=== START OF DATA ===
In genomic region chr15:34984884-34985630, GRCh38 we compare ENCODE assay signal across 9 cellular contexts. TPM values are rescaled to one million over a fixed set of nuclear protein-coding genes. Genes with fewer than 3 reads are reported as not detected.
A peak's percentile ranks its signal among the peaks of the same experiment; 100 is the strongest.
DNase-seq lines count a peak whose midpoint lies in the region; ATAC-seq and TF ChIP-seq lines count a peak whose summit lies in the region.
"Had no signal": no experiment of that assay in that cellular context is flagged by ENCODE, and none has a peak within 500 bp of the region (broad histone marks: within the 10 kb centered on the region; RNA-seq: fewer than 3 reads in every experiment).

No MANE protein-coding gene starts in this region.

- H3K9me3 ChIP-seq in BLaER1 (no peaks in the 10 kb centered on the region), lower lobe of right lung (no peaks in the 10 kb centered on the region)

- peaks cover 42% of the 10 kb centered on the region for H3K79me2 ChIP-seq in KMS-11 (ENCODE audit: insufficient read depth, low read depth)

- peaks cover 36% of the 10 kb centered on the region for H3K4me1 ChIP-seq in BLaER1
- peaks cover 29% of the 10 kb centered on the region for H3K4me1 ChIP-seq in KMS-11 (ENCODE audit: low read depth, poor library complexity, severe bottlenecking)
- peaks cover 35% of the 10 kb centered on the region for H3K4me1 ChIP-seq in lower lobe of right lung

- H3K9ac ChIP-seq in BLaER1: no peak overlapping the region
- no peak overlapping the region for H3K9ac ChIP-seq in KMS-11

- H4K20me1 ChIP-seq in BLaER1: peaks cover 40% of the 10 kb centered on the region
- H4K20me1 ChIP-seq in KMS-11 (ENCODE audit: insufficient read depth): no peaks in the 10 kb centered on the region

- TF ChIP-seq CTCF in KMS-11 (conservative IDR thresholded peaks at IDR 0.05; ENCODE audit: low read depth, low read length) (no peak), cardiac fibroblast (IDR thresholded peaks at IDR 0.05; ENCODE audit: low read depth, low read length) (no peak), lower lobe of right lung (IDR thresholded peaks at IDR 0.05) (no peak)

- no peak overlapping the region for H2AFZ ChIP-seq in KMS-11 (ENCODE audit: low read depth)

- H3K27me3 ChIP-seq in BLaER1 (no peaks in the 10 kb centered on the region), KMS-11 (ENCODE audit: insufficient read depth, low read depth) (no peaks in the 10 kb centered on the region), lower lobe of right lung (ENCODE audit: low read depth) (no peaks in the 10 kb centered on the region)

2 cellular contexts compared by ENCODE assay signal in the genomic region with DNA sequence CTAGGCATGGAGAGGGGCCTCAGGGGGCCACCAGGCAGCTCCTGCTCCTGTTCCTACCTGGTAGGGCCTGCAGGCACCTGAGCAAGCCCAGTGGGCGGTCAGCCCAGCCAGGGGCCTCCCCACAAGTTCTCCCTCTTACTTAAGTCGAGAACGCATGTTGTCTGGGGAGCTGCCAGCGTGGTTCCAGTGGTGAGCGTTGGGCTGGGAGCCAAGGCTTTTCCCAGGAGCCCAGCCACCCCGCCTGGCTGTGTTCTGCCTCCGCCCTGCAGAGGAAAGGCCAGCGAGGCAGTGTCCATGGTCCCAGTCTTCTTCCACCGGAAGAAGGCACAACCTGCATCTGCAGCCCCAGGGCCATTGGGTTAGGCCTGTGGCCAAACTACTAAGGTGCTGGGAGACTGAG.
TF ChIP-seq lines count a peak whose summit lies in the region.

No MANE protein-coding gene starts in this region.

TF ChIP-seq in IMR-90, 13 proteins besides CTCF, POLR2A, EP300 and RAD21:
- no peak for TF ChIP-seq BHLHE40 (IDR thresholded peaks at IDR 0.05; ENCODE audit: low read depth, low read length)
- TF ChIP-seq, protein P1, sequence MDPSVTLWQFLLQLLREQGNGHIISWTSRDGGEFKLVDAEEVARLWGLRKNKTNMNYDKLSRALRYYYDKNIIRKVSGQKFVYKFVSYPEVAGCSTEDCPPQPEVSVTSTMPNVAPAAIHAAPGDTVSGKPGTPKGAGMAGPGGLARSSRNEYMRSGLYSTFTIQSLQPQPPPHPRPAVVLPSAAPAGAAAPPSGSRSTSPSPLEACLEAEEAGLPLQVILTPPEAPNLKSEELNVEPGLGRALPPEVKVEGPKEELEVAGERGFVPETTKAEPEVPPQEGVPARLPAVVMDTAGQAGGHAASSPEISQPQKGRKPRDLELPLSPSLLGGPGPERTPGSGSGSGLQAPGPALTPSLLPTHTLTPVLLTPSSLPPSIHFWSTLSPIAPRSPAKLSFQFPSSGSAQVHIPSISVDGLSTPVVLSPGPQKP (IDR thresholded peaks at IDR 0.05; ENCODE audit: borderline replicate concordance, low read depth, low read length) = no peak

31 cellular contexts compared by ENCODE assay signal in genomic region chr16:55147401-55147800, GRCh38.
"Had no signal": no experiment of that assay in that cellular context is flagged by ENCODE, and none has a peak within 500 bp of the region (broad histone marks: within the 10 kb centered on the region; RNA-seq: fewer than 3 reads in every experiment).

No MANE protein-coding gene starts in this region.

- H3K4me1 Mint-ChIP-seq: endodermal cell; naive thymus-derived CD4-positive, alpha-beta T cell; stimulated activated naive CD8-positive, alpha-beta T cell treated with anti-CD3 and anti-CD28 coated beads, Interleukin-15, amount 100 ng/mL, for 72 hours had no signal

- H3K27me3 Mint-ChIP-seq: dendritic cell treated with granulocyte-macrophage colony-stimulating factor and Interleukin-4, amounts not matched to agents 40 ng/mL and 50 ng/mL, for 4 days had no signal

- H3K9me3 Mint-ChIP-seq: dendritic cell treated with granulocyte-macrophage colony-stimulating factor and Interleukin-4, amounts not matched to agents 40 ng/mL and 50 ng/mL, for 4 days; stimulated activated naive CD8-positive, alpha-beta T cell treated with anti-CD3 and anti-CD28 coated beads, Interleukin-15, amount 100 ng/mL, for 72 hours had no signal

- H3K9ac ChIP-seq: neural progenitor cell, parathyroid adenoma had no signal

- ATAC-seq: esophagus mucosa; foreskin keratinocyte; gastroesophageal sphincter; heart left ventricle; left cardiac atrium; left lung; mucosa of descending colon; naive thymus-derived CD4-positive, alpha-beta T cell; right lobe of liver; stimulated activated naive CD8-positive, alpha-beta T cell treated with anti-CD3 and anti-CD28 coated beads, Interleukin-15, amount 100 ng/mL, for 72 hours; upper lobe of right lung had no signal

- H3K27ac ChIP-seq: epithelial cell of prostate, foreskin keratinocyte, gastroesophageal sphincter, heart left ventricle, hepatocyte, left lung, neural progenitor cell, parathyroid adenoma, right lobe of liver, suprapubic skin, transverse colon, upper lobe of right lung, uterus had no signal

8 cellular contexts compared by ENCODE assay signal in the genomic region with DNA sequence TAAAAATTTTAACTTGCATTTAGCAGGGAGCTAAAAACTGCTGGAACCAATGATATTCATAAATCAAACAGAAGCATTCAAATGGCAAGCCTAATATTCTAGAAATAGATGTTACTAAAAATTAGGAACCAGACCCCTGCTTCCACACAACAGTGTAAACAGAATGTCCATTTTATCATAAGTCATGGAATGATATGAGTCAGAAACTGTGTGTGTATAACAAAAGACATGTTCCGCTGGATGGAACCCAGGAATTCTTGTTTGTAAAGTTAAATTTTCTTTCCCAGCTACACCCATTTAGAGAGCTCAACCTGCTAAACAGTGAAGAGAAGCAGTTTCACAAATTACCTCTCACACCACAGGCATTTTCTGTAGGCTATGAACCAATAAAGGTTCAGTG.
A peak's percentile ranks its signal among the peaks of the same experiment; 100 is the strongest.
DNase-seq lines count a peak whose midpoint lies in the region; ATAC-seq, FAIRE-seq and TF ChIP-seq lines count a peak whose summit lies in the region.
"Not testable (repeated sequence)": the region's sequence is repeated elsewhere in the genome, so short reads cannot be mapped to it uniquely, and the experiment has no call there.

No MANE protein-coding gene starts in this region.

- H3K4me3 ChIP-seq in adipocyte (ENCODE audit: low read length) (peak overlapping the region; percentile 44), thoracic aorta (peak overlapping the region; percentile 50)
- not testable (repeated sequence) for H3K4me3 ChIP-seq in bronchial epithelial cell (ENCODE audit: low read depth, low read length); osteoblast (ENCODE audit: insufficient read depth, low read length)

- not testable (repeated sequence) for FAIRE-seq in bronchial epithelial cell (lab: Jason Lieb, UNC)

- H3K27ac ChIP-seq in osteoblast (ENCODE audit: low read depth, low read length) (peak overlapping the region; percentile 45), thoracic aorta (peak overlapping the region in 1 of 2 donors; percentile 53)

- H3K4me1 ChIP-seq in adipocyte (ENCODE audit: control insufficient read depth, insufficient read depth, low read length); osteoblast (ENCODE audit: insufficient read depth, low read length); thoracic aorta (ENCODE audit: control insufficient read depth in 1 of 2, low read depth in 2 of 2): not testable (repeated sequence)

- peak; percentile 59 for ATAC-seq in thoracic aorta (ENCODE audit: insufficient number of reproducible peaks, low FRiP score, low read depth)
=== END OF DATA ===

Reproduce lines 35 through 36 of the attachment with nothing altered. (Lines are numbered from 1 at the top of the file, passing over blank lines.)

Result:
DNase-seq lines count a peak whose midpoint lies in the region; ATAC-seq, FAIRE-seq and TF ChIP-seq lines count a peak whose summit lies in the region.
"Not testable (repeated sequence)": the region's sequence is repeated elsewhere in the genome, so short reads cannot be mapped to it uniquely, and the experiment has no call there.